‘Wonder’ is an American children’s novel about August “Auggie” Pullman, and 11-year-old living in Manhattan. Auggie has a rare medical condition giving him a severe facial deformity. Until now, Auggie has been home-schooled by his mother, but the book opens at the point his parents decide to enrol him in a private school. It charts through a series of first person narratives his first year at senior school.

The book has become something of a word of mouth success, and I can certainly see why. It is incredibly heart-warming – a classic story of an outsider overcoming adversity. It is full of positive, reassuring aphorisms such as “funny how sometimes you worry a lot about something and it turns out to be nothing” and “When given the choice between being right or being kind, choose kind”.  

If the novel had just followed Auggie through his first year at school through his eyes only, the narrative might have become stale, but Palacio adopts an interesting structure to avoid this. After each few chapters the narrative baton is passed to another character. This person then recaps the previous events from their perspective, giving a new version of events, then takes the story forward. This structure keeps things moving, and together with the very short chapters, most no longer than three pages, often fewer, the books 250 odd pages zip by.

The author has some real insight into the challenges of living with a condition such as that Auggie has, and shows this in various ways. As an example. Auggie has been growing a braid for several years, similar to that worn by trainee Jedi apprentices in the Star Wars universe. In a symbolic act of growing up he cuts this braid off, in an attempt to gain acceptance from his schoolmates. All children, whether living with a disability or condition, or not, will have experienced similar pressures. Auggie is shunned by some of his classmates, bullied, spoken about behind his back, but with the support of his family, friends, and teachers, he overcomes, and ends the year with a school medal for bravery.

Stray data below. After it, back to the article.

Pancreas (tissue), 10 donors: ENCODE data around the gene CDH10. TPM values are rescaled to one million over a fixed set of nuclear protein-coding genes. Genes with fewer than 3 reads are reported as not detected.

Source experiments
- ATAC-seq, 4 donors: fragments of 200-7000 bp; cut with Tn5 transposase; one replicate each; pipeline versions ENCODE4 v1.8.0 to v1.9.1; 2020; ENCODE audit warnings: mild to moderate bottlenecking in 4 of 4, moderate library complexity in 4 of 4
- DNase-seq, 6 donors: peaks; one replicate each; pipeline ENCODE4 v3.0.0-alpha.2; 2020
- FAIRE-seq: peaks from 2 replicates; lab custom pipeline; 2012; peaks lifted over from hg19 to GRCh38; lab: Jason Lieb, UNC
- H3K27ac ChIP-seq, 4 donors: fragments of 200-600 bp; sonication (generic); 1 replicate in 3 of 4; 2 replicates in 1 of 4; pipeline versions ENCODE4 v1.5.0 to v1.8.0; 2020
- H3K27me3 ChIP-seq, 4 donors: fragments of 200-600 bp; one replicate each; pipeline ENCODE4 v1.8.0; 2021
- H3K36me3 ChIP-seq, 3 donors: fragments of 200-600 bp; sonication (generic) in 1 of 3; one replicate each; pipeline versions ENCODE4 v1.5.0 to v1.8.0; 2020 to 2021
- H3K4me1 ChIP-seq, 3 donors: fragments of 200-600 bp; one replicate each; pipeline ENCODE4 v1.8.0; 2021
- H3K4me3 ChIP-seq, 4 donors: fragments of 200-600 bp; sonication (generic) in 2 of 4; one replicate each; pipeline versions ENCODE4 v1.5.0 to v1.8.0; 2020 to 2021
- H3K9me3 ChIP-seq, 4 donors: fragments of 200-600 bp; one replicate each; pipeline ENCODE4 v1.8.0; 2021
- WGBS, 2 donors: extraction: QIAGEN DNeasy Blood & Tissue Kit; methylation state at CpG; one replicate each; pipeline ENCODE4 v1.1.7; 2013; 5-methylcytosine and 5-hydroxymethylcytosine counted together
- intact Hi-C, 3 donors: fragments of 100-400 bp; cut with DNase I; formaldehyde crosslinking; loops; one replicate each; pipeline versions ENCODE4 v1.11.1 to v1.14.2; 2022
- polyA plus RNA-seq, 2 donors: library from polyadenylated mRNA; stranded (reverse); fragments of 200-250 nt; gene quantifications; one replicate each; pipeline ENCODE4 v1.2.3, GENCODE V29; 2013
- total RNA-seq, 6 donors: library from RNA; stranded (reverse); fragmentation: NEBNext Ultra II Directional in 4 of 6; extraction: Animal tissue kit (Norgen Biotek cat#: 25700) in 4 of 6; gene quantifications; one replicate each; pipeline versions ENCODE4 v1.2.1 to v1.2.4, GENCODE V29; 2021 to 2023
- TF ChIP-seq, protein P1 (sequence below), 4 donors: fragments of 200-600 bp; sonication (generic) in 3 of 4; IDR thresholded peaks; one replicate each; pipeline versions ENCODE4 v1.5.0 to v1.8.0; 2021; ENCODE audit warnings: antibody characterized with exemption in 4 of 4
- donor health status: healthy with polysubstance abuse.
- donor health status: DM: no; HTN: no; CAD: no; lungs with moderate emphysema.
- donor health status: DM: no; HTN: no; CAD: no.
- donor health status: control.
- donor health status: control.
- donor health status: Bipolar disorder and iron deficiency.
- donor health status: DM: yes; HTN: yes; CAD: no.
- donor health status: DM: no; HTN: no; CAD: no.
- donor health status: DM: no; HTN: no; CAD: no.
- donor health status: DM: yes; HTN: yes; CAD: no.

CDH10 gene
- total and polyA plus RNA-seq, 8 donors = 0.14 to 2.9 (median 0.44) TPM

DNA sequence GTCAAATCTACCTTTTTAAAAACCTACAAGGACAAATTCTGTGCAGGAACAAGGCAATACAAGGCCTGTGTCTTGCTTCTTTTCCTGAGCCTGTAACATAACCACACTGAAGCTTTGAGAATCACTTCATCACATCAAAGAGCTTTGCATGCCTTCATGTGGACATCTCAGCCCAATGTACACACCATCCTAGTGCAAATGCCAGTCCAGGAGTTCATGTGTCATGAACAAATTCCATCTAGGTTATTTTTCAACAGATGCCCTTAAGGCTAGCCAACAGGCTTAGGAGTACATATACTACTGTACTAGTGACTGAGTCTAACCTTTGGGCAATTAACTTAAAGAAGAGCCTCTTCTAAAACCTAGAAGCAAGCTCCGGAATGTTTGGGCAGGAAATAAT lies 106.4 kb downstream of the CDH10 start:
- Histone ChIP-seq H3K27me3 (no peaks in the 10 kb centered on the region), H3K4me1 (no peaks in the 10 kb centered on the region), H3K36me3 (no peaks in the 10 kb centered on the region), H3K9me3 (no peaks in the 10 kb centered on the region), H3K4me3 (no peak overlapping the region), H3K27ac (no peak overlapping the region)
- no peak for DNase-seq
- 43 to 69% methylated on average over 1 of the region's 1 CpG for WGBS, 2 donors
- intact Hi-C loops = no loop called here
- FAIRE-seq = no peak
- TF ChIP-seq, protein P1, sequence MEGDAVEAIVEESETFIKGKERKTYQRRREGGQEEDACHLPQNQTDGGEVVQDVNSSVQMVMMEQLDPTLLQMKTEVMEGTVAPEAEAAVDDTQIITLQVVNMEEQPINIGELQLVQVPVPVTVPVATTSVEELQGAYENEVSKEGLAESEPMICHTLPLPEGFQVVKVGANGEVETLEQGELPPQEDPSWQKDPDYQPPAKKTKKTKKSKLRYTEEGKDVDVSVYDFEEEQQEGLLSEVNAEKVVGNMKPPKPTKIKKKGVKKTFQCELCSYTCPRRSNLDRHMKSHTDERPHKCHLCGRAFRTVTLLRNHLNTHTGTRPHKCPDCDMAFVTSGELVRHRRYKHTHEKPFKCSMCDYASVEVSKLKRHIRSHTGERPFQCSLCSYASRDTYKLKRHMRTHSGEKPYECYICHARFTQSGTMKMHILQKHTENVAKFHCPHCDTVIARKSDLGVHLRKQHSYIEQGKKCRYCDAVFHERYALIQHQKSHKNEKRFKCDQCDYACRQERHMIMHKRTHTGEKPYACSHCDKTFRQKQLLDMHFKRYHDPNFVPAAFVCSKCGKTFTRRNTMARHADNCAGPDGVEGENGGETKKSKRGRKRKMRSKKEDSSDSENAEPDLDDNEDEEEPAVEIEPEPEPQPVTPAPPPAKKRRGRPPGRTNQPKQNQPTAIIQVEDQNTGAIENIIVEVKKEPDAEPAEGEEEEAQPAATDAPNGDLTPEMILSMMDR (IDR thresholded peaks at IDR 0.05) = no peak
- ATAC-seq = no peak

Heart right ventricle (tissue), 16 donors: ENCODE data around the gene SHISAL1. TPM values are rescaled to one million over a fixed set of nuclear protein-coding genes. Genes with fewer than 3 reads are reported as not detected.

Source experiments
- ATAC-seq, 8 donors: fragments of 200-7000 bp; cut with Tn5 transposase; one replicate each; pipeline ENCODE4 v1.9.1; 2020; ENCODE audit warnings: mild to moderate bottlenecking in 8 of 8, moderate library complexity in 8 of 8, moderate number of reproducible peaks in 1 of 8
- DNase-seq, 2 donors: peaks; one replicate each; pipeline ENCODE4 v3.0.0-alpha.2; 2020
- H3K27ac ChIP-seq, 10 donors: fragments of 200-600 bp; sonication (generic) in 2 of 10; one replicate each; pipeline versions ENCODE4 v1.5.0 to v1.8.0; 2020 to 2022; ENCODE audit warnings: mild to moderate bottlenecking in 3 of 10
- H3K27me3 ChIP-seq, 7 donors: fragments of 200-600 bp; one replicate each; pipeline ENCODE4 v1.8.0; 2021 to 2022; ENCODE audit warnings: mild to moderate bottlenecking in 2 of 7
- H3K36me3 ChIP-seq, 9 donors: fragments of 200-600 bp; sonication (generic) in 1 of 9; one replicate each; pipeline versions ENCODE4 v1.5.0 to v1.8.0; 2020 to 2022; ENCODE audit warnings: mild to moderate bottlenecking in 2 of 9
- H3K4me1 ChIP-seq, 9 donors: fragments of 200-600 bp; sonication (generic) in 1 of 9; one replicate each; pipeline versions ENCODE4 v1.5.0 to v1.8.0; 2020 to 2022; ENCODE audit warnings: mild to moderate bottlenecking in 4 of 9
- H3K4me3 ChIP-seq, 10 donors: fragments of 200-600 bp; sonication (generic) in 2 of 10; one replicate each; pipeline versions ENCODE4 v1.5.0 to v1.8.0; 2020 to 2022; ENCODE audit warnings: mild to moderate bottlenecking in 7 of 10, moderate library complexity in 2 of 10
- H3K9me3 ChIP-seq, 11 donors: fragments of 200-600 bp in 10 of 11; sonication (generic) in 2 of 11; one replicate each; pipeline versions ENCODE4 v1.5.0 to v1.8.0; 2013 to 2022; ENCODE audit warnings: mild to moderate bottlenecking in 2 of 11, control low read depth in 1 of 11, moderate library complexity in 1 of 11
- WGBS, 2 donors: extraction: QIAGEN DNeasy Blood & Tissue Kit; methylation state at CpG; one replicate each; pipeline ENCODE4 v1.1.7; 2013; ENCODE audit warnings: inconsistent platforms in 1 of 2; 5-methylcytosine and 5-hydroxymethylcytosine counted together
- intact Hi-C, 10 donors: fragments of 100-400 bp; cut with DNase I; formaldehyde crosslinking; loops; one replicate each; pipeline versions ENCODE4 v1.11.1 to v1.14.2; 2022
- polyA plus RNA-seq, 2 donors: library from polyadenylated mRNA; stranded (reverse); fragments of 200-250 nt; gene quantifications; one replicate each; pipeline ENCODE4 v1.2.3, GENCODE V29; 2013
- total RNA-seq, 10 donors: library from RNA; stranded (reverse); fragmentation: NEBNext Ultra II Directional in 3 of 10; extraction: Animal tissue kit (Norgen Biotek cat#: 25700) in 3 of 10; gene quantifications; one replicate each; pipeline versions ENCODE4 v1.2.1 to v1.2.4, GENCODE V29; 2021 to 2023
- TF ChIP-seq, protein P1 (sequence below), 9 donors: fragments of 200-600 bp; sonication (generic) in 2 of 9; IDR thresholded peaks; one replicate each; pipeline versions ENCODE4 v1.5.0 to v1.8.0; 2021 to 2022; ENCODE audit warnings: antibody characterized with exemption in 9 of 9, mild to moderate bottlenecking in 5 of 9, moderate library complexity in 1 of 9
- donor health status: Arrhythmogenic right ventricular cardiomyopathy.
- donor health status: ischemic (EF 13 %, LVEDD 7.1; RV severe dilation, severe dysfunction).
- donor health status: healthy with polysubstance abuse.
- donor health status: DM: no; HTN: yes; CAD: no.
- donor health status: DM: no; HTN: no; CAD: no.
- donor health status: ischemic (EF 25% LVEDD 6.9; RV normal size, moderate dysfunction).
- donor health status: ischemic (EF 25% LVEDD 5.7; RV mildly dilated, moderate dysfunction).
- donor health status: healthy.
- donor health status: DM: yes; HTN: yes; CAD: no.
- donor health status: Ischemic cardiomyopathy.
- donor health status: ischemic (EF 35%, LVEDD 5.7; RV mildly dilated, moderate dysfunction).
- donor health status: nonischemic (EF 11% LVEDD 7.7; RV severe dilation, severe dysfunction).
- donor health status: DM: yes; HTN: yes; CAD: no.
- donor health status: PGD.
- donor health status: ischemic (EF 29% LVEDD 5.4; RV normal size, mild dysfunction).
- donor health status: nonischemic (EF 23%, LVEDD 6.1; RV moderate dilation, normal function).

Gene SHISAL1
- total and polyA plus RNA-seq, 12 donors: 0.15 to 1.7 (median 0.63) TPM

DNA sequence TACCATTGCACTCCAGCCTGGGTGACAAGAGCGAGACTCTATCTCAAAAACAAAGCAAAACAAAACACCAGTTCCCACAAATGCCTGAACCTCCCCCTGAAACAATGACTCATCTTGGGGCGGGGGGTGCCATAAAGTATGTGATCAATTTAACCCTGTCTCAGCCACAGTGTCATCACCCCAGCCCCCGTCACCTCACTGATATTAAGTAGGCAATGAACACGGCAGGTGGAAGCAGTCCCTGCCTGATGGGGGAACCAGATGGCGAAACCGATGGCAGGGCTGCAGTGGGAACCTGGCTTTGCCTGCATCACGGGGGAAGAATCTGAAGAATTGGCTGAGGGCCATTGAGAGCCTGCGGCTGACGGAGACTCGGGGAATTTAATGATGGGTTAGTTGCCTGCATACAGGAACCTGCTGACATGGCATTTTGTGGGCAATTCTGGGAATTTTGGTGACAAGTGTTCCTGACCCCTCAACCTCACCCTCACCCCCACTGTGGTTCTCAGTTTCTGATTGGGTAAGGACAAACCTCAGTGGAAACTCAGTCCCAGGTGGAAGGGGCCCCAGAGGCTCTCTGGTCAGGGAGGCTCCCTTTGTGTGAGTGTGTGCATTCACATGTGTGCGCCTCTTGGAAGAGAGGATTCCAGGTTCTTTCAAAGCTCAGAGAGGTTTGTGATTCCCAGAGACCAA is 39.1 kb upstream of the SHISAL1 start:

Auggie has an older sister just starting high school. She experiences similar challenges – fitting in, dealing with the cool kids, starting dating etc – which gives the book a broader appeal than the 9-12 year olds that will be the majority of its readers. But I suspect the book will not have a wider cross-over appeal into the adult market (despite it being chosen as a book group read according to some of the Amazon reviews I have looked at), unlike, say, ‘The Curious Incident’. It is, despite its subject matter, simply too safe and saccharine. Almost everyone is just so nice. Yes the kids shun Auggie at first, but ultimately it is the instigator of this treatment (Julian) who is the loser, and end up leaving the school. There is a scary piece of bullying by some 13-14 year olds at the end of the novel, but these are brushed off relatively easily, and end up paying the price. Auggie starts wearing a complicated hearing aid part way through the school year, which in any other school would have been the start of a tsunami of jokes about androids and aliens, but in the privileged halls of Beecher Prep goes without comment. The book lacks any serious menace or peril.

Despite these reservations, I would recommend the novel for any child about to change school, or faced with a challenging difference. They will find it reassuring and if just one child is persuaded to be kind instead of mean, it will be worth it.

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